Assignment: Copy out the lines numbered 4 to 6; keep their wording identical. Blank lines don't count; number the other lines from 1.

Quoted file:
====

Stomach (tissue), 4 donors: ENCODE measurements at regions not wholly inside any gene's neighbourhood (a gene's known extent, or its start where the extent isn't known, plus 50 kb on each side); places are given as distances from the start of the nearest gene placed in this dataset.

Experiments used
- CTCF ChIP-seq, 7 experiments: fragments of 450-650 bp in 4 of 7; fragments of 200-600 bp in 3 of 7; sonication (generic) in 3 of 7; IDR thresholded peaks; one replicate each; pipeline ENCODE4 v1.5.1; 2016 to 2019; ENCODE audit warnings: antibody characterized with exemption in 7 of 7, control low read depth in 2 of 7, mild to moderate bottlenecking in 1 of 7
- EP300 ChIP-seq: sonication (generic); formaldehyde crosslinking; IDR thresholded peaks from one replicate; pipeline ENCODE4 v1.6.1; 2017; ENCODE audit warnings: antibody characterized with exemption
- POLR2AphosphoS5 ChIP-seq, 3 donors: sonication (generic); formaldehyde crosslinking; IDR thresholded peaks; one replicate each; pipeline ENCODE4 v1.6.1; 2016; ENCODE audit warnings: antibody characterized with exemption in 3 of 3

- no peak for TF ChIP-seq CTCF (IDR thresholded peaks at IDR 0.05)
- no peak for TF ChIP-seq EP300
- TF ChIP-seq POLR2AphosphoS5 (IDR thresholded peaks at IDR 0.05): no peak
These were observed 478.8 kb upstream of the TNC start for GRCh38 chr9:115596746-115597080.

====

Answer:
- EP300 ChIP-seq: sonication (generic); formaldehyde crosslinking; IDR thresholded peaks from one replicate; pipeline ENCODE4 v1.6.1; 2017; ENCODE audit warnings: antibody characterized with exemption
- POLR2AphosphoS5 ChIP-seq, 3 donors: sonication (generic); formaldehyde crosslinking; IDR thresholded peaks; one replicate each; pipeline ENCODE4 v1.6.1; 2016; ENCODE audit warnings: antibody characterized with exemption in 3 of 3

- no peak for TF ChIP-seq CTCF (IDR thresholded peaks at IDR 0.05)